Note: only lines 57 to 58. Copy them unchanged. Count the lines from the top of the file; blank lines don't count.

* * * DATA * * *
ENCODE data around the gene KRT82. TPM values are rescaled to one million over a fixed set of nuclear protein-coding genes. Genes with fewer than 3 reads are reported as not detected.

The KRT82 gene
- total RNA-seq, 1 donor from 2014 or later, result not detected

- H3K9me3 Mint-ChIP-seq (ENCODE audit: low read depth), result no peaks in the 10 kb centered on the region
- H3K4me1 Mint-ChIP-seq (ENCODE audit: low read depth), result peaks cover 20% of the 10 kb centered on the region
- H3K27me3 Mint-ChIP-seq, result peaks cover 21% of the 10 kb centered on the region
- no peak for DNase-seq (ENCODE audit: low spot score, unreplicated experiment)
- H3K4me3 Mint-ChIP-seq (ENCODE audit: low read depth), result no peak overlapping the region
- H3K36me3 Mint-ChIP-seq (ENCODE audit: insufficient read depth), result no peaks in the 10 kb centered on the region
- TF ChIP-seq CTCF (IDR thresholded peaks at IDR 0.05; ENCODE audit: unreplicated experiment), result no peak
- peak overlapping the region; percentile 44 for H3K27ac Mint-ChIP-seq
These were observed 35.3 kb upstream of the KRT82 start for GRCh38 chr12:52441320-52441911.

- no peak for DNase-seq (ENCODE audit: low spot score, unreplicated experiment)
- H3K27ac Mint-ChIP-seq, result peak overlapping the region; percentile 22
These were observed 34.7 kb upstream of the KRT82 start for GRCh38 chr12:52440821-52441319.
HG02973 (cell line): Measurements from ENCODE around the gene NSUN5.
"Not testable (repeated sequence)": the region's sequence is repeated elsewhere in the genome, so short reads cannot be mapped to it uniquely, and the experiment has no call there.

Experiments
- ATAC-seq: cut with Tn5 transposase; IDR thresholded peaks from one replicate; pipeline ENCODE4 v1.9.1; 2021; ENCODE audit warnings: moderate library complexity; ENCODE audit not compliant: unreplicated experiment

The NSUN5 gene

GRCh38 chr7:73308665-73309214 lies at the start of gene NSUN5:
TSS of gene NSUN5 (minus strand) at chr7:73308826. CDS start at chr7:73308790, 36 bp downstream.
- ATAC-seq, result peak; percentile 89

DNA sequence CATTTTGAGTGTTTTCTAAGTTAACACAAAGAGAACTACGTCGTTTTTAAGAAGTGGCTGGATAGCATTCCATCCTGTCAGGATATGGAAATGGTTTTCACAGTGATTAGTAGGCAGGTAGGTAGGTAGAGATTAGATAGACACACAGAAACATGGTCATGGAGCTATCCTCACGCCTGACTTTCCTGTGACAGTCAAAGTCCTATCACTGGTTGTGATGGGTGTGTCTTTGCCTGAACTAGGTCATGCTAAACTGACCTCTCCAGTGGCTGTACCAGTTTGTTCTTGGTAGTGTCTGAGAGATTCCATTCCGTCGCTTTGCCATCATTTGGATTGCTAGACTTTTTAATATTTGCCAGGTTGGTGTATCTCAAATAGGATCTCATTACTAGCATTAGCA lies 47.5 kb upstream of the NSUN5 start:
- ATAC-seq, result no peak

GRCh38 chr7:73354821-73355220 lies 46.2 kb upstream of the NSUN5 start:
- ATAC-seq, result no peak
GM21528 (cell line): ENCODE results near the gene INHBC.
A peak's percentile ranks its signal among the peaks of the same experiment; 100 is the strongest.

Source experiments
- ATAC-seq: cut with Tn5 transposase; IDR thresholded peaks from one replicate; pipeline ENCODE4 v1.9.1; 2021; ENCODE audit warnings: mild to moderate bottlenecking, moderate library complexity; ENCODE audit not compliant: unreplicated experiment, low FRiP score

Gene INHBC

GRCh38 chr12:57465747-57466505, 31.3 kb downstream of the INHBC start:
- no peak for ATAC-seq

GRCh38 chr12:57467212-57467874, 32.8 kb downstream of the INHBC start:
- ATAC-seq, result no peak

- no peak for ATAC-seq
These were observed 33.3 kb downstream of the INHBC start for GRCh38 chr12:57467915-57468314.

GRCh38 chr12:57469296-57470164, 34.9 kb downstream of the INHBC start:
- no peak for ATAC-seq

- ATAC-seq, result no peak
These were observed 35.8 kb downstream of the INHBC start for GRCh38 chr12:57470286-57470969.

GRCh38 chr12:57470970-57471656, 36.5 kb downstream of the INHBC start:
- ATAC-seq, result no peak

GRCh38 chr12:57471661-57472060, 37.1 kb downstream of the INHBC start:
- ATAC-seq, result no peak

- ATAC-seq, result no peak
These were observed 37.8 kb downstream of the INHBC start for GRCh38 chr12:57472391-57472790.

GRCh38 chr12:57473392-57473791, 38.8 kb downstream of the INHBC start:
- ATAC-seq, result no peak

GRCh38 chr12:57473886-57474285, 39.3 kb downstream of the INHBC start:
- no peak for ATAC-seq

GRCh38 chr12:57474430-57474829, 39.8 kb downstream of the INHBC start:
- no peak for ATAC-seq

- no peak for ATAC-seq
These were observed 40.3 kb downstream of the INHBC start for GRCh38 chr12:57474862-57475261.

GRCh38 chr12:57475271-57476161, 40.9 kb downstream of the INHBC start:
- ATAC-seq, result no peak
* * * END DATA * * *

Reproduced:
GRCh38 chr12:57475271-57476161, 40.9 kb downstream of the INHBC start:
- ATAC-seq, result no peak